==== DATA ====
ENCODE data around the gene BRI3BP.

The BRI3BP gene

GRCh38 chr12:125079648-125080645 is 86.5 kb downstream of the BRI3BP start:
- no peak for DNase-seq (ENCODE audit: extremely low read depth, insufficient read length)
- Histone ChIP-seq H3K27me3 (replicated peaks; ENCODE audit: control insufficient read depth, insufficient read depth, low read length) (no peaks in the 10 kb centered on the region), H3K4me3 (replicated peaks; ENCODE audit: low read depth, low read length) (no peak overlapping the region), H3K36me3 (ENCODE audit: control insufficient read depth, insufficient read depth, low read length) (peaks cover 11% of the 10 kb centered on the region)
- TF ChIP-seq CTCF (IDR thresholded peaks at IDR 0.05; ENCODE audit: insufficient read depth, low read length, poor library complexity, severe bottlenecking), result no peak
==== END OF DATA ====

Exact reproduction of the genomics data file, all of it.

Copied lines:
ENCODE data around the gene BRI3BP.

The BRI3BP gene

GRCh38 chr12:125079648-125080645 is 86.5 kb downstream of the BRI3BP start:
- no peak for DNase-seq (ENCODE audit: extremely low read depth, insufficient read length)
- Histone ChIP-seq H3K27me3 (replicated peaks; ENCODE audit: control insufficient read depth, insufficient read depth, low read length) (no peaks in the 10 kb centered on the region), H3K4me3 (replicated peaks; ENCODE audit: low read depth, low read length) (no peak overlapping the region), H3K36me3 (ENCODE audit: control insufficient read depth, insufficient read depth, low read length) (peaks cover 11% of the 10 kb centered on the region)
- TF ChIP-seq CTCF (IDR thresholded peaks at IDR 0.05; ENCODE audit: insufficient read depth, low read length, poor library complexity, severe bottlenecking), result no peak